The importance of plant based variety and gut health
How a varied diet of plant based food can increase good health and vitality
WHAT IS THE GUT, WHY IS IT IMPORTANT?
We tend to think of our gut as just our stomach, but it’s really everything from our mouth all the way down to our bottom. And yes, you are right in thinking it’s responsible for digestion and absorption of your food, but, it also does so much more. As well as being closely interlinked with our immune system, it’s also in constant communication with our brain and very importantly it houses your microbiome.
So what is the gut microbiome? Put simply, it is a term used to describe all the microbes that live in your gut - we’ve got trillions of them, and they affect pretty much everything, from our ability to produce vitamins like vitamin `B and K, to regulating our metabolism, fermenting fibre, and supporting our immune system. (15) So very important!
Although microbes start to populate our gut from birth (potentially even prior), they’re not there forever, in fact they come and go over time. Much like in a tropical rainforest, our microbiome houses lots of different species all living and working together in harmony. As in a rainforest, to thrive, you need lots of different species of microbes in your gut. We know from the research having a more diverse mix of microbes is beneficial to health (5). All of the different species of microbes do different things and play different roles and therefore you need a variety. Something we’ll go into further down…
HOW DOES GUT HEALTH IMPACT OVERALL HEALTH?
As mentioned, the role of the gut is extensive, from digesting and absorbing food, including fibre, producing vitamins, fighting disease (14) and possibly even impacting our moods!
How can our gut microbes do all of this? Great question. Our gut bacteria produce substances that are then absorbed into our blood system through our intestinal cells. They then go on to support various functions all around our bodies, including in our organs, nervous system and immune system - maintaining a balance between reacting to things that may cause harm and tolerating those that won’t, such as your ‘good’ bacteria. Your microbes can even impact how well we respond to dietary changes, including those linked to blood sugar control. (1)
Like in the tropical rainforest example mentioned above, our microbes depend on a delicate balance. When this balance is out of sorts (aka. dysbiosis) problems can arise. Research has found these to include chronic fatigue syndrome (2), inflammatory bowel disease (3), cancer (4), type 2 diabetes, obesity and cardiovascular disease (5).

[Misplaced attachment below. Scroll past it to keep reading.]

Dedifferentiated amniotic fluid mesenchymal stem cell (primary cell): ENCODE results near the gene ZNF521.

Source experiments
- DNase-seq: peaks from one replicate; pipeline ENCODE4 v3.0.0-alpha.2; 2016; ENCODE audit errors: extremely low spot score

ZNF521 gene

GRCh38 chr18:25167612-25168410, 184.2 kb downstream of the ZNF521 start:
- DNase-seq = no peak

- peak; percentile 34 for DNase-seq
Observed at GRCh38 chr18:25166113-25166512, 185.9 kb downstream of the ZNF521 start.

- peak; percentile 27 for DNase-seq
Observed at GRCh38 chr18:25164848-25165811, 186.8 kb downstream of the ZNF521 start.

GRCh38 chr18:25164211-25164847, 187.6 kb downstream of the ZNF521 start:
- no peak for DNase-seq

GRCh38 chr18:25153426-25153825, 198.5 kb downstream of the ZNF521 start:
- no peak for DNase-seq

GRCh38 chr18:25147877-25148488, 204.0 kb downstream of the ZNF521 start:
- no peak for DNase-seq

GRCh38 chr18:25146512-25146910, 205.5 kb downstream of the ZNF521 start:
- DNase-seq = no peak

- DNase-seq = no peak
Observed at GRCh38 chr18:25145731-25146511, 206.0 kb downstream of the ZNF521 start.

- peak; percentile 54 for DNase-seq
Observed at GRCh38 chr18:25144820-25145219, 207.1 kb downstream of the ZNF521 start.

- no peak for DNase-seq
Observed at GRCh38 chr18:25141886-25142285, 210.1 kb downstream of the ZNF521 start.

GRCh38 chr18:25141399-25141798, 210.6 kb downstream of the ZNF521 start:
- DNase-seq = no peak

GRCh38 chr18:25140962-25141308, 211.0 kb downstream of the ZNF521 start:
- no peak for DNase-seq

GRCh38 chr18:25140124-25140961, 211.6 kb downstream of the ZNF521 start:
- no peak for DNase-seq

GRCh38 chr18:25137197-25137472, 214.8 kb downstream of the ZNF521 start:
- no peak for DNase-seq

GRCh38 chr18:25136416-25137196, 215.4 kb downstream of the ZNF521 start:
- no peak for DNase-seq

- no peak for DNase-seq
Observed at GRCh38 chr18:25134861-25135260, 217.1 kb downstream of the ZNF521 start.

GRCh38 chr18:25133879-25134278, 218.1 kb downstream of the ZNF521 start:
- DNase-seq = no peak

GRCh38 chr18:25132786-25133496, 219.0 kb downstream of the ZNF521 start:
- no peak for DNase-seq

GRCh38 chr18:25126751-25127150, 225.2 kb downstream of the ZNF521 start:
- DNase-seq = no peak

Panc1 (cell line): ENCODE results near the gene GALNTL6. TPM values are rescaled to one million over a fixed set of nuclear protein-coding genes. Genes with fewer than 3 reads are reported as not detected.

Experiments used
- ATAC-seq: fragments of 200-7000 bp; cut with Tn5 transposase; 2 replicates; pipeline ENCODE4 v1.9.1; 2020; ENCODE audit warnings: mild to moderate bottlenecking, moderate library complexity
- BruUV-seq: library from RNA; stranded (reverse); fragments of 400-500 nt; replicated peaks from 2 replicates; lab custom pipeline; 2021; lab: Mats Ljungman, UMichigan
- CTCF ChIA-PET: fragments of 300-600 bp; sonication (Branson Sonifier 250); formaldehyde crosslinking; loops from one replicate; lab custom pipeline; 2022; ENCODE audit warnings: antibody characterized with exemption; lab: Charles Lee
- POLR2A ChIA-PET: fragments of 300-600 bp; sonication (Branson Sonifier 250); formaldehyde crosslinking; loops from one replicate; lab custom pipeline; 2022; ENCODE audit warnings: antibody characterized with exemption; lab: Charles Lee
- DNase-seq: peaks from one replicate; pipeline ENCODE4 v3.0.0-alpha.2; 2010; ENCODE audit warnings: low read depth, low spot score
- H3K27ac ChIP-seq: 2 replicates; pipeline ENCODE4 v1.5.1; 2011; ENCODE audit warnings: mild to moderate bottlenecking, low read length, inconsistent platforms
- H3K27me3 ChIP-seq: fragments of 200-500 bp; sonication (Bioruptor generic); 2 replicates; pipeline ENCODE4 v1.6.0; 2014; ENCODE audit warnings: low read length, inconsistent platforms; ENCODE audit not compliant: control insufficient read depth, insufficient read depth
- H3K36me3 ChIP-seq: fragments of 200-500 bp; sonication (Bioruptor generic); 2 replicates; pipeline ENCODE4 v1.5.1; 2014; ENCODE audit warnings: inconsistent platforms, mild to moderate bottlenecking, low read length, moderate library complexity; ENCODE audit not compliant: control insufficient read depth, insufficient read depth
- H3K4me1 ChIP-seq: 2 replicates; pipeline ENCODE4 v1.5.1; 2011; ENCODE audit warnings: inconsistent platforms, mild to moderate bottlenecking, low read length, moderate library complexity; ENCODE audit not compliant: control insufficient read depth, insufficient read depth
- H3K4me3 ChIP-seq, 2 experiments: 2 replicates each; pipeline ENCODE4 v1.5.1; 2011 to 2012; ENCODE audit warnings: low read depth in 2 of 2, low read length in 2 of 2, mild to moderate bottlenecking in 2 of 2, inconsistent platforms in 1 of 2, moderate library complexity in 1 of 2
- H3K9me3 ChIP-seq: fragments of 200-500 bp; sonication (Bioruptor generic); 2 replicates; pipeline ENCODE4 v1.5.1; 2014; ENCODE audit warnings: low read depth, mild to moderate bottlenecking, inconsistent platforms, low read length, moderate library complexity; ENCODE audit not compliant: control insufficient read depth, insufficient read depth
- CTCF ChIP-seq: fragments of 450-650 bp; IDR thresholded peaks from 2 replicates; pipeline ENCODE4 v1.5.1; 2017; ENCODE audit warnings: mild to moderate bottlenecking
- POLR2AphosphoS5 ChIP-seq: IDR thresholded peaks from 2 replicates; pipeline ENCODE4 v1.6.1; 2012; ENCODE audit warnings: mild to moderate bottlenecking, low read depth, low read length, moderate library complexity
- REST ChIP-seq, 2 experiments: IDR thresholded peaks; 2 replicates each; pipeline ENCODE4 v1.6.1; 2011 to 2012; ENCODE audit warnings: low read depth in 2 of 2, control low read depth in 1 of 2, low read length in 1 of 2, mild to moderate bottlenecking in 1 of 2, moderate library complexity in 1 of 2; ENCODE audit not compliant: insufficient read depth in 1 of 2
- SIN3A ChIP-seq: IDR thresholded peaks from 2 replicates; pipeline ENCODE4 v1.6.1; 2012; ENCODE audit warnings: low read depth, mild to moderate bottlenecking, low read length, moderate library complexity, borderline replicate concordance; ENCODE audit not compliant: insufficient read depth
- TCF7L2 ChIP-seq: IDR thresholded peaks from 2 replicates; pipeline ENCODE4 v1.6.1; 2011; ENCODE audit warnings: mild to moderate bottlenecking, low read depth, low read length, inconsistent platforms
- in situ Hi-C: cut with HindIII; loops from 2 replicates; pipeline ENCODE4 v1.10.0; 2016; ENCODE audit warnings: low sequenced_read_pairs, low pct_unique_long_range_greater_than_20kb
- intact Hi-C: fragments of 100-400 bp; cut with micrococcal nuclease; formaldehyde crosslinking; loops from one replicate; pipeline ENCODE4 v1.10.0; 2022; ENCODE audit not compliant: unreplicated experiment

HOW CAN YOU SUPPORT YOUR GUT HEALTH
Don’t worry it’s not all doom and gloom we promise. There are many lifestyle factors we can work on to improve our gut health; from getting more sleep (23, 24) and exercising regularly (25, 26), to what we eat ….
Over the years more and more research has suggested we may be able to modify our microbiome simply through what we eat (6,7,8,9). Whilst promising, due to the complexity of our diets amongst other factors, we were lacking large scale studies to tie any outcomes to specific foods (6).
However, exciting recent research has identified microbes that are strongly and consistently linked to dietary patterns (10). The research has identified ‘good’ and ‘bad’ gut bugs that correlate with ‘healthy’ (plant based foods, healthy fats, oily fish etc.) and ‘unhealthy’ foods (processed foods) and dietary patterns (10, 11,12,13). Furthermore the research found a wide variety of dietary fibre from plant based sources is key to support a healthy gut microbiome. (10)
The main takeaway here – dietary variety is key.
SO LET'S LOOK AT DIETARY VARIETY
What does this look like, firstly think of eating the rainbow, enjoying a wide mix of different coloured plant based foods. A wide variety of fruits and vegetables are high in fibre and polyphenols that our ‘good’ gut bugs love (16, 17).
Why? These compounds act like fuel for your gut bugs, As they are not easily absorbed they make their way through to your large intestine - the home of most of your gut bacteria. It’s here that your microbes feast on the polyphenols turning them into beneficial compounds.
Plant based foods extend much further than fruits and vegetables, like nuts and seeds. As well as being another great source of fibre and polyphenols, they contain healthy fats, including omega-3 fatty acids, which have been linked to a more diverse gut microbiome (18).
Next up legumes, think chickpeas, lentils etc. again a great source of dietary fibre, including prebiotic fibres that feed your ‘good’ gut bacteria (19, 20).
Not forgetting whole grains, another great source of fibre, they’re associated with a more diverse gut microbiome and lowering your risk of chronic conditions like heart disease - win win. (21, 22).
What does this look like overall? You may have heard of the magic 30? (read more here) We know it sounds like a lot, but with our tools and tricks it’s a lot more achievable than you may think.
STUCK WHERE TO START?
Or for the weeks you’re short on time, then one thing we love to do is stock up the freezer with our favourite allplants meals which are packed full of the fibre and variety we need to keep our gut bugs happy.
Written by: Annabel Sparrow | The Gut Stuff Nutritionist
Annabel is a Registered Associate Nutritionist with a personal and professional interest in gut health. With a BSc degree in Psychology and MSc in Nutrition and Behaviour, she is passionate about building healthy relationships with food and understanding the connection between food, mood and health. Annabel applies her psychological background in combination with her knowledge of nutrition to help people manage and improve their health without restriction.